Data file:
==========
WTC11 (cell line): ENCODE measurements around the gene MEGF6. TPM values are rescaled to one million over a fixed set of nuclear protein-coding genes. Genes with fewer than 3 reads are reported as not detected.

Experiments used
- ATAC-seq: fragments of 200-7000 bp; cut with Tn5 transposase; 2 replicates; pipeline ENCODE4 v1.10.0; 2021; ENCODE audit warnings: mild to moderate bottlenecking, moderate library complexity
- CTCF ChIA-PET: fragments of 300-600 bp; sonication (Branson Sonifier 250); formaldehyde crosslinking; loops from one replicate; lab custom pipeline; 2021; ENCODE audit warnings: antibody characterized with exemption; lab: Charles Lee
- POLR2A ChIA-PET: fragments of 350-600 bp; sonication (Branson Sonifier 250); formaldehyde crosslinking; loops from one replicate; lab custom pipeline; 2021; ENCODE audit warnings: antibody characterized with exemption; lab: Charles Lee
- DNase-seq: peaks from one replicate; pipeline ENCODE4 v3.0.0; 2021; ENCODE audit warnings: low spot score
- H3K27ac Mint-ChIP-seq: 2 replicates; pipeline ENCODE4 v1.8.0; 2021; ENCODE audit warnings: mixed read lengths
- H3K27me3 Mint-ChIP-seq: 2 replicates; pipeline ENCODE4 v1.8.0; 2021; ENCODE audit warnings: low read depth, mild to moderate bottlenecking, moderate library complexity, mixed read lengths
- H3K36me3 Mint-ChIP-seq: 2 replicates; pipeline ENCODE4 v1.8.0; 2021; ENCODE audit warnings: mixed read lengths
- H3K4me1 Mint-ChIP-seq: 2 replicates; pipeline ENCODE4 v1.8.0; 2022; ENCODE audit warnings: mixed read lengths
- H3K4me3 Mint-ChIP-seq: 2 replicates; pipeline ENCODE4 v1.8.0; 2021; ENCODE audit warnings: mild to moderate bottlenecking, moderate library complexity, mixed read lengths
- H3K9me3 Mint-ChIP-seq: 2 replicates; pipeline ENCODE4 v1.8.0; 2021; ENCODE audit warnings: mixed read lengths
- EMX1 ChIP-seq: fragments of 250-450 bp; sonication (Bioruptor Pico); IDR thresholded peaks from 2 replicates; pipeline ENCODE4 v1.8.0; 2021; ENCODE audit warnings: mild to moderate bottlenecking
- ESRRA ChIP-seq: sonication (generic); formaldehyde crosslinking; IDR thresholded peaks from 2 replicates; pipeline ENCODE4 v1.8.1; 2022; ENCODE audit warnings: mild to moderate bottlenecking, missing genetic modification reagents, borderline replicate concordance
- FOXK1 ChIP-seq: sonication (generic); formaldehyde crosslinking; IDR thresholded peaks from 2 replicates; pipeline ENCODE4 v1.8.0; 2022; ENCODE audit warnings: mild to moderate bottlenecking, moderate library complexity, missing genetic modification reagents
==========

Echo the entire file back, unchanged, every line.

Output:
WTC11 (cell line): ENCODE measurements around the gene MEGF6. TPM values are rescaled to one million over a fixed set of nuclear protein-coding genes. Genes with fewer than 3 reads are reported as not detected.

Experiments used
- ATAC-seq: fragments of 200-7000 bp; cut with Tn5 transposase; 2 replicates; pipeline ENCODE4 v1.10.0; 2021; ENCODE audit warnings: mild to moderate bottlenecking, moderate library complexity
- CTCF ChIA-PET: fragments of 300-600 bp; sonication (Branson Sonifier 250); formaldehyde crosslinking; loops from one replicate; lab custom pipeline; 2021; ENCODE audit warnings: antibody characterized with exemption; lab: Charles Lee
- POLR2A ChIA-PET: fragments of 350-600 bp; sonication (Branson Sonifier 250); formaldehyde crosslinking; loops from one replicate; lab custom pipeline; 2021; ENCODE audit warnings: antibody characterized with exemption; lab: Charles Lee
- DNase-seq: peaks from one replicate; pipeline ENCODE4 v3.0.0; 2021; ENCODE audit warnings: low spot score
- H3K27ac Mint-ChIP-seq: 2 replicates; pipeline ENCODE4 v1.8.0; 2021; ENCODE audit warnings: mixed read lengths
- H3K27me3 Mint-ChIP-seq: 2 replicates; pipeline ENCODE4 v1.8.0; 2021; ENCODE audit warnings: low read depth, mild to moderate bottlenecking, moderate library complexity, mixed read lengths
- H3K36me3 Mint-ChIP-seq: 2 replicates; pipeline ENCODE4 v1.8.0; 2021; ENCODE audit warnings: mixed read lengths
- H3K4me1 Mint-ChIP-seq: 2 replicates; pipeline ENCODE4 v1.8.0; 2022; ENCODE audit warnings: mixed read lengths
- H3K4me3 Mint-ChIP-seq: 2 replicates; pipeline ENCODE4 v1.8.0; 2021; ENCODE audit warnings: mild to moderate bottlenecking, moderate library complexity, mixed read lengths
- H3K9me3 Mint-ChIP-seq: 2 replicates; pipeline ENCODE4 v1.8.0; 2021; ENCODE audit warnings: mixed read lengths
- EMX1 ChIP-seq: fragments of 250-450 bp; sonication (Bioruptor Pico); IDR thresholded peaks from 2 replicates; pipeline ENCODE4 v1.8.0; 2021; ENCODE audit warnings: mild to moderate bottlenecking
- ESRRA ChIP-seq: sonication (generic); formaldehyde crosslinking; IDR thresholded peaks from 2 replicates; pipeline ENCODE4 v1.8.1; 2022; ENCODE audit warnings: mild to moderate bottlenecking, missing genetic modification reagents, borderline replicate concordance
- FOXK1 ChIP-seq: sonication (generic); formaldehyde crosslinking; IDR thresholded peaks from 2 replicates; pipeline ENCODE4 v1.8.0; 2022; ENCODE audit warnings: mild to moderate bottlenecking, moderate library complexity, missing genetic modification reagents